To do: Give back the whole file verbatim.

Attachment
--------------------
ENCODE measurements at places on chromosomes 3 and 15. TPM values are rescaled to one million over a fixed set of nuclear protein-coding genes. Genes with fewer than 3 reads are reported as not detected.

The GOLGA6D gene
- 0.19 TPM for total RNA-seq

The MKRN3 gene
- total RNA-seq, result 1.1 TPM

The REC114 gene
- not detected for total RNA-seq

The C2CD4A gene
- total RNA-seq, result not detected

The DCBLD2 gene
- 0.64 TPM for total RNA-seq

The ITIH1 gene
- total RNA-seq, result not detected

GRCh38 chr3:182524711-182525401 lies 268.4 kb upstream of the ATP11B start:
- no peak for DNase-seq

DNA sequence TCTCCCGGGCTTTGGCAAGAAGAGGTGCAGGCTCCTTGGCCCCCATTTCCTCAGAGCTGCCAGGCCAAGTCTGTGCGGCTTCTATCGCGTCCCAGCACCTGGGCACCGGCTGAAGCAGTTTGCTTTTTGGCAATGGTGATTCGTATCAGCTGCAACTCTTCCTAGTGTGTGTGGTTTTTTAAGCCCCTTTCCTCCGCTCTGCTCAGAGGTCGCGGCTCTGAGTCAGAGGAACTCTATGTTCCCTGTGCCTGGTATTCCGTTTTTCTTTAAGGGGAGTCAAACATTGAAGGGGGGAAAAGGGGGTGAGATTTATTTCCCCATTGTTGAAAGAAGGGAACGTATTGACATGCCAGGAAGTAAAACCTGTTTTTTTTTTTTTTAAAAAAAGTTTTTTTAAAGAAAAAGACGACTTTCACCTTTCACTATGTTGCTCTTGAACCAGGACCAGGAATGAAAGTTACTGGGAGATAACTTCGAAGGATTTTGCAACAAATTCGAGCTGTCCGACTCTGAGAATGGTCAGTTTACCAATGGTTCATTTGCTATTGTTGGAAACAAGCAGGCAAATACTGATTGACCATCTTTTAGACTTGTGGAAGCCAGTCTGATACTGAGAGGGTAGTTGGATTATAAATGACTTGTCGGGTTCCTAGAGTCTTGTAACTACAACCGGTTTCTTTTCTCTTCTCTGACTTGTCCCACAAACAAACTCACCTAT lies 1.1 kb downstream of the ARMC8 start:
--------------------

ENCODE measurements at places on chromosomes 3 and 15. TPM values are rescaled to one million over a fixed set of nuclear protein-coding genes. Genes with fewer than 3 reads are reported as not detected.

The GOLGA6D gene
- 0.19 TPM for total RNA-seq

The MKRN3 gene
- total RNA-seq, result 1.1 TPM

The REC114 gene
- not detected for total RNA-seq

The C2CD4A gene
- total RNA-seq, result not detected

The DCBLD2 gene
- 0.64 TPM for total RNA-seq

The ITIH1 gene
- total RNA-seq, result not detected

GRCh38 chr3:182524711-182525401 lies 268.4 kb upstream of the ATP11B start:
- no peak for DNase-seq

DNA sequence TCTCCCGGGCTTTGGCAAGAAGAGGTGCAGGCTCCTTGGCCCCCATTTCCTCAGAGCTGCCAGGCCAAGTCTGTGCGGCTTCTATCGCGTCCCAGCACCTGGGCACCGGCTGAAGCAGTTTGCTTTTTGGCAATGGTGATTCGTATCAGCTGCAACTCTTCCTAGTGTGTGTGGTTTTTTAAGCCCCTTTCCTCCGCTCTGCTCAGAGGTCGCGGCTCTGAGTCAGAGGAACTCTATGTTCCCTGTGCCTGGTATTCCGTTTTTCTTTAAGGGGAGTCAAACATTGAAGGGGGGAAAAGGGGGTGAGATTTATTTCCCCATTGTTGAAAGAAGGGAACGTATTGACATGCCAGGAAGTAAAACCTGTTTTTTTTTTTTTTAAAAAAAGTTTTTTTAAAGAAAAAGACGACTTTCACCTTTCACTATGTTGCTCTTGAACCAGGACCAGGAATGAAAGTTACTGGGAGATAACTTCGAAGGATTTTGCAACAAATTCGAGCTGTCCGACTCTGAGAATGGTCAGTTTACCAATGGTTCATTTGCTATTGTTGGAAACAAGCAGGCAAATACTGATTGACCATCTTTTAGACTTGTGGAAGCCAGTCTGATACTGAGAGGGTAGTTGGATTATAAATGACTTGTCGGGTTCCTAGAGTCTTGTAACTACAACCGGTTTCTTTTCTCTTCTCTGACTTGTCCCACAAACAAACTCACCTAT lies 1.1 kb downstream of the ARMC8 start: